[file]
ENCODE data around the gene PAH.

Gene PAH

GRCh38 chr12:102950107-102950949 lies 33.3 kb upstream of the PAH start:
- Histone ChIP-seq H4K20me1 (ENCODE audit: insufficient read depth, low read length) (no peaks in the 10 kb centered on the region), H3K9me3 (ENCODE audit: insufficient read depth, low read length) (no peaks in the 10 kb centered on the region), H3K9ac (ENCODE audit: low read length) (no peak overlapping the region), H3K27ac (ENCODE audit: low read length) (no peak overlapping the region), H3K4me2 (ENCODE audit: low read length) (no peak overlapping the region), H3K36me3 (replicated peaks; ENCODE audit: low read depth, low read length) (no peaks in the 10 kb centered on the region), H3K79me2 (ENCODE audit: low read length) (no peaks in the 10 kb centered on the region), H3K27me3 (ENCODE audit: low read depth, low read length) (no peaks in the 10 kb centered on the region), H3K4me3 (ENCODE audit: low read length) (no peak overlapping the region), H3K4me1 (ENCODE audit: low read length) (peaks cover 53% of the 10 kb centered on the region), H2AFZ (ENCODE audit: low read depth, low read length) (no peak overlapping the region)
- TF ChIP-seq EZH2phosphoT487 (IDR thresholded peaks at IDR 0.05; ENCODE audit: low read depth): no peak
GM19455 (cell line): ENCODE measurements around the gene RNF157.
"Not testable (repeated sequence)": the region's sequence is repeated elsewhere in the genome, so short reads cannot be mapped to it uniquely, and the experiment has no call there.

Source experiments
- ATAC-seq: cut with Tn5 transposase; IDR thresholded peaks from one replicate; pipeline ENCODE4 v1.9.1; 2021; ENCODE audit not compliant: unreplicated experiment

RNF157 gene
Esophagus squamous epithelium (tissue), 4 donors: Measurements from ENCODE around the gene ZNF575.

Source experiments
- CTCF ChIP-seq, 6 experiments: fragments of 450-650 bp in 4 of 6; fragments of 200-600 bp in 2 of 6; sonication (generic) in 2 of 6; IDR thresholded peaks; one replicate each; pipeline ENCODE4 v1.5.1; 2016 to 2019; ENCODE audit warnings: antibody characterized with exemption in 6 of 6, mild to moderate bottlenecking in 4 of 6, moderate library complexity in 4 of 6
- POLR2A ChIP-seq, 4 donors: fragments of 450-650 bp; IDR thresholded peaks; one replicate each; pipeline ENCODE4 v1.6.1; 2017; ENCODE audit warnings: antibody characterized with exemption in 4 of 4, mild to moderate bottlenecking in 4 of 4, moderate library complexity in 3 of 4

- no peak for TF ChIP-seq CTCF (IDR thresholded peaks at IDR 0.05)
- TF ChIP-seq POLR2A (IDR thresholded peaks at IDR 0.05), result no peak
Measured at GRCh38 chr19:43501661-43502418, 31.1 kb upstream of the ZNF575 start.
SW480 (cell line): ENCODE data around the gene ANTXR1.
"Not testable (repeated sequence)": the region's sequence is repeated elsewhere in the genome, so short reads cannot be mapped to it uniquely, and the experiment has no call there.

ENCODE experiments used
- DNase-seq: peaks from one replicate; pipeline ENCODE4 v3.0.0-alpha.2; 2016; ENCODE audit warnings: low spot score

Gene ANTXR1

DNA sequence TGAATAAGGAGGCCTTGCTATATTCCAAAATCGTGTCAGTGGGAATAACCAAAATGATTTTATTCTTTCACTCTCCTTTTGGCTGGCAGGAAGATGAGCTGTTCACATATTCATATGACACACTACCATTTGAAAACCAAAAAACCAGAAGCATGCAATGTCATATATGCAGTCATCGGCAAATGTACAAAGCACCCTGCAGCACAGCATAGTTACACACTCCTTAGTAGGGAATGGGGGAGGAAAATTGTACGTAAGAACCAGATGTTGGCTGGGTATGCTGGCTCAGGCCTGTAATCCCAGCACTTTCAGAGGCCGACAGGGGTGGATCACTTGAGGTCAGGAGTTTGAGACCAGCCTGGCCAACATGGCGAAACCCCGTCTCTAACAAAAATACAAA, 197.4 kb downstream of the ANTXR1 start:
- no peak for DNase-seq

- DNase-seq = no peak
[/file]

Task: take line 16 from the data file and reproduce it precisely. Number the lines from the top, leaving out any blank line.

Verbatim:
- TF ChIP-seq POLR2A (IDR thresholded peaks at IDR 0.05), result no peak